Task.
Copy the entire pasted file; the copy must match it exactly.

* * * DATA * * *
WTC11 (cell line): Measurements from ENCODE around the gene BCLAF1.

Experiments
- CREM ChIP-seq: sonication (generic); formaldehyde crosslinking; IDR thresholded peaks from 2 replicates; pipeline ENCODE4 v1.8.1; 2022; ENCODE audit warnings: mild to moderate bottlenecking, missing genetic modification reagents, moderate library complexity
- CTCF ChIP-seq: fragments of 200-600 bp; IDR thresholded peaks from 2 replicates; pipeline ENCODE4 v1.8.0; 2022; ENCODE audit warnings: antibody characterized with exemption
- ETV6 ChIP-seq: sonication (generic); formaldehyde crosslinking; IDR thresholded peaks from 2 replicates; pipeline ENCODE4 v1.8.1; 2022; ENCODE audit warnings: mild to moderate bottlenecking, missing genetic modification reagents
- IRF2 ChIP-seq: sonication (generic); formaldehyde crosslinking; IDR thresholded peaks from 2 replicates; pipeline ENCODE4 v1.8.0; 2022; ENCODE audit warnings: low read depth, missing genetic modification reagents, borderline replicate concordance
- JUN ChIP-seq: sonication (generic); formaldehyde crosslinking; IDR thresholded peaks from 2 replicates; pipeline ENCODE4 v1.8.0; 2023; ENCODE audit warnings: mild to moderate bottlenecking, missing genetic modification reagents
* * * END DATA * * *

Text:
WTC11 (cell line): Measurements from ENCODE around the gene BCLAF1.

Experiments
- CREM ChIP-seq: sonication (generic); formaldehyde crosslinking; IDR thresholded peaks from 2 replicates; pipeline ENCODE4 v1.8.1; 2022; ENCODE audit warnings: mild to moderate bottlenecking, missing genetic modification reagents, moderate library complexity
- CTCF ChIP-seq: fragments of 200-600 bp; IDR thresholded peaks from 2 replicates; pipeline ENCODE4 v1.8.0; 2022; ENCODE audit warnings: antibody characterized with exemption
- ETV6 ChIP-seq: sonication (generic); formaldehyde crosslinking; IDR thresholded peaks from 2 replicates; pipeline ENCODE4 v1.8.1; 2022; ENCODE audit warnings: mild to moderate bottlenecking, missing genetic modification reagents
- IRF2 ChIP-seq: sonication (generic); formaldehyde crosslinking; IDR thresholded peaks from 2 replicates; pipeline ENCODE4 v1.8.0; 2022; ENCODE audit warnings: low read depth, missing genetic modification reagents, borderline replicate concordance
- JUN ChIP-seq: sonication (generic); formaldehyde crosslinking; IDR thresholded peaks from 2 replicates; pipeline ENCODE4 v1.8.0; 2023; ENCODE audit warnings: mild to moderate bottlenecking, missing genetic modification reagents